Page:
Artistic Technique Terminology

Talk about CONFUSING.... Some of the terminology in painting makes you just sit there kinda unsure of how to proceed...... and then when the terminology stays the same but the artist does something different from what you have been taught you are REALLY lost.

These terminology descriptions are used when doing landscapes...... so pull out your notebook and jot yourself a note.

For all of the following techniques I soak my brushes in water fro about 5 minutes and then rub briskly on a terry towel to fluff out the bristles.   The brushes should be damp dry when loading and using.   The fluffing out of the bristles does NOT ruin your helps them PERFORM.  

My brushes of choice (after MANY years of trying others)  are Dynasty.

 DRYBRUSHING:  Load a very small amount of color or colors to your brush and wipe most of it off on either a paper or terry cloth towel.   Test.   Very lightly touch the surface with your brush....I refer to it as tickling the surface with your brush as you paint.   **** I love the Faux Squirrel Single Blenders and the Decorator series Dry Brushes.  Both lines are different,  come in several different sizes and work WONDERFUL.

FEATHERING:  This is a form of dry brushing where you are blending the color on your brush into another color on the surface until it blends with no harsh ridges or edges of color.

MOTTLED:  I love this technique and use it mostly for backgrounds.  Several different colors can be applied to your brush (I use the Faux Squirrel line in angles and flats, or the Eye of the Tiger brushes depending on my surface) tapping gently to just merge colors and then apply directly to your surface using random strokes in different directions.  Do not work the colors or you will end up with mud rather than a "mottle".   This technique also works great for skies, grassy areas, foliage, walls on houses, etc.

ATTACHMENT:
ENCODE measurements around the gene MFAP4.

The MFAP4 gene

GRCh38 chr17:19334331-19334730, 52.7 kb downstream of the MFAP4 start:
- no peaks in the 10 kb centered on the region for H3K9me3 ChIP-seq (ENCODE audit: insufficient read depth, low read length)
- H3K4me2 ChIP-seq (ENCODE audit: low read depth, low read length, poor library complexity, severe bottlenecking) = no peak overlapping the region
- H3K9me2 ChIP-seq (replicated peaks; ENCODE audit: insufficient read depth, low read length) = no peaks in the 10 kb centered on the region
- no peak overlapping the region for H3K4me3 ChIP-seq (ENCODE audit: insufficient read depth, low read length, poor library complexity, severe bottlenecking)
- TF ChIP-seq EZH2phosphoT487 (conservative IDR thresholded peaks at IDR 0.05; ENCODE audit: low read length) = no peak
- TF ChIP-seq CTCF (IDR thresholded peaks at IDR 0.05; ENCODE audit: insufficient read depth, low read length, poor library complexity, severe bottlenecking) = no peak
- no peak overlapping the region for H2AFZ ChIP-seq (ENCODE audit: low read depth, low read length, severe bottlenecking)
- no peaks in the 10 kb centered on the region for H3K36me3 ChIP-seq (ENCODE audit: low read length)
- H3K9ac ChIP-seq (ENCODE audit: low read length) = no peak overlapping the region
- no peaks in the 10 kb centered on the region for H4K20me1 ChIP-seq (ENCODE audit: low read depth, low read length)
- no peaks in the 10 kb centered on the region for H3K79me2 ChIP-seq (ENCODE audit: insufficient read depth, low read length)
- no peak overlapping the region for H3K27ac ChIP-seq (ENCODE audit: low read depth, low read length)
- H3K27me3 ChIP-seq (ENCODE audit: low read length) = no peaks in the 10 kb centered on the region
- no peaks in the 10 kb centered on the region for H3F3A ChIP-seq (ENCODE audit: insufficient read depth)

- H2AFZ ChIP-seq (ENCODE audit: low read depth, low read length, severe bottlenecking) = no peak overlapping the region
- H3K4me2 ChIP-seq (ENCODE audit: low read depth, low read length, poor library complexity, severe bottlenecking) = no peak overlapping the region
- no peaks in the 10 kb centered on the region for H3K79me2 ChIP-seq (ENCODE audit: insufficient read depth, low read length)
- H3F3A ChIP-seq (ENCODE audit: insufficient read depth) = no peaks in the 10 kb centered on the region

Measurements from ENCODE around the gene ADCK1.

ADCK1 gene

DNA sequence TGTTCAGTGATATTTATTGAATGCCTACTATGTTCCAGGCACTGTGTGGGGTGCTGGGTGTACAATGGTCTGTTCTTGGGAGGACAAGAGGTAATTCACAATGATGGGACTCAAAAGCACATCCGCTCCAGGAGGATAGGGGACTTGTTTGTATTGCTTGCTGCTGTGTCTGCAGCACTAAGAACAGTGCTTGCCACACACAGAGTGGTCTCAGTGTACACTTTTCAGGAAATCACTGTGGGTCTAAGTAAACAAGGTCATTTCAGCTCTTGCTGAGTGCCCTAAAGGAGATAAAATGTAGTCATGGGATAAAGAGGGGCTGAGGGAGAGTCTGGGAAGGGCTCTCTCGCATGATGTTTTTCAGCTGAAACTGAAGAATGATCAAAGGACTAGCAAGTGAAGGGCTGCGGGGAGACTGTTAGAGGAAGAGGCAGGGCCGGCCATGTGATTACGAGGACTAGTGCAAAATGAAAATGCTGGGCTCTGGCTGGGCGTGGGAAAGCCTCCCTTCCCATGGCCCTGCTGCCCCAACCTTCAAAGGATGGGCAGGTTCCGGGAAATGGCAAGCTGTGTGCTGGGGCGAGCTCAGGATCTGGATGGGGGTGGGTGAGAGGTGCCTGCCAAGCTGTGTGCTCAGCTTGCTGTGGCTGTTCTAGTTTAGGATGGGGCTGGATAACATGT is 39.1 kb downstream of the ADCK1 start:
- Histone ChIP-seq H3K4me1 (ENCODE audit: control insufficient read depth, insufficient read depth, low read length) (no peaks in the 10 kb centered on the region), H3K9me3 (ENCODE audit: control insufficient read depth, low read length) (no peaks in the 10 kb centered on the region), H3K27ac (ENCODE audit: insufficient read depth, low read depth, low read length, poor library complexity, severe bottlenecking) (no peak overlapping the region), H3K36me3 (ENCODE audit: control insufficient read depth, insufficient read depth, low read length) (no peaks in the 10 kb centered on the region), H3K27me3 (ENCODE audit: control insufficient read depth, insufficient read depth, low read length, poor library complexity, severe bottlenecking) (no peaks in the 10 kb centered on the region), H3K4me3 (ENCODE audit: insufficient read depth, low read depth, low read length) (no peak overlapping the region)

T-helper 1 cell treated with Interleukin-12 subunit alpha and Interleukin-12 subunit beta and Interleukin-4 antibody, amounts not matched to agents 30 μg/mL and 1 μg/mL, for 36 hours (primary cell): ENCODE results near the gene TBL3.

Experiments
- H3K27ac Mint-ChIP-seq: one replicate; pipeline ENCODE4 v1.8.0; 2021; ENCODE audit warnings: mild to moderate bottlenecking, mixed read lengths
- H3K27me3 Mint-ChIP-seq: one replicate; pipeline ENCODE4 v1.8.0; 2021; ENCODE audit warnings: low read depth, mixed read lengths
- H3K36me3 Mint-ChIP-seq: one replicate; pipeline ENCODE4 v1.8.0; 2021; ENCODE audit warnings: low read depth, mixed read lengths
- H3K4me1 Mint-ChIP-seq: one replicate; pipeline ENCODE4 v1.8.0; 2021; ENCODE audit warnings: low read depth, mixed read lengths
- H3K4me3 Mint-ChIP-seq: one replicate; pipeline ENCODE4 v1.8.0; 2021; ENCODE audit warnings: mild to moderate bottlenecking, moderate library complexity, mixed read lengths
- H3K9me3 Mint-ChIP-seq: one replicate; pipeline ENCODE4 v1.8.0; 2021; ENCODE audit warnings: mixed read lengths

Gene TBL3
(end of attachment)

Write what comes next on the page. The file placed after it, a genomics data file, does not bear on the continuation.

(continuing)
STIPPLE:   I use several different kinds of brushes depending on the effect I am looking for.  I use this technique when I am doing foliage, clumps of bushes, etc.   For the first application of highlight I choose a color which is just SLIGHTLY lighter than the foliage color and form the tops of bushes, clumps of foliage on a tree, etc.  For the final highlight  I hold my brush right down at the ferrel as I want TOTAL control of the brush and where the paint is going to go.  I use a heavier load of paint on my brush and just drop little pieces of paint to highlight on  bushes, trees, etc.   The application is done with a quick, tapping motion.  ( I love using this technique for teddy bears also).
****  I use IPC Brushes, Faux Squirrel Blenders, Decorator Series Dry Brushes,  Decorator Series Foliage Wave brushes and Debbie Mitchell Stipplers.

SCUMBLE:  Although nearly the same as mottling I call it sctumble when I am working in smaller areas such as the top of a background tree line, clouds, hair, etc.  The strokes are going in different directions and overlap.  **** I use IPC Brushes, Faux Squirrel Blenders, Decorator Series Dry Brushes,  Decorator Series Foliage Wave brushes and Debbie Mitchell Stipplers.

SCRUBBING:  This technique is used when underpainting areas (some call it base coating) where you don't need refined coverage.   Many times an overhand method of holding the brush provides a stronger motion of the brush for this technique.  It is a more aggressive painting procedure to simply cover the canvas.  I like this technique when I want a weathered look for a house, door, etc.  

I am hoping that this will clarify some of the questions you might have had referring to the different technique terms.  

Dynasty brushes can be purchased at:

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Freezing fog on a pine tree bough.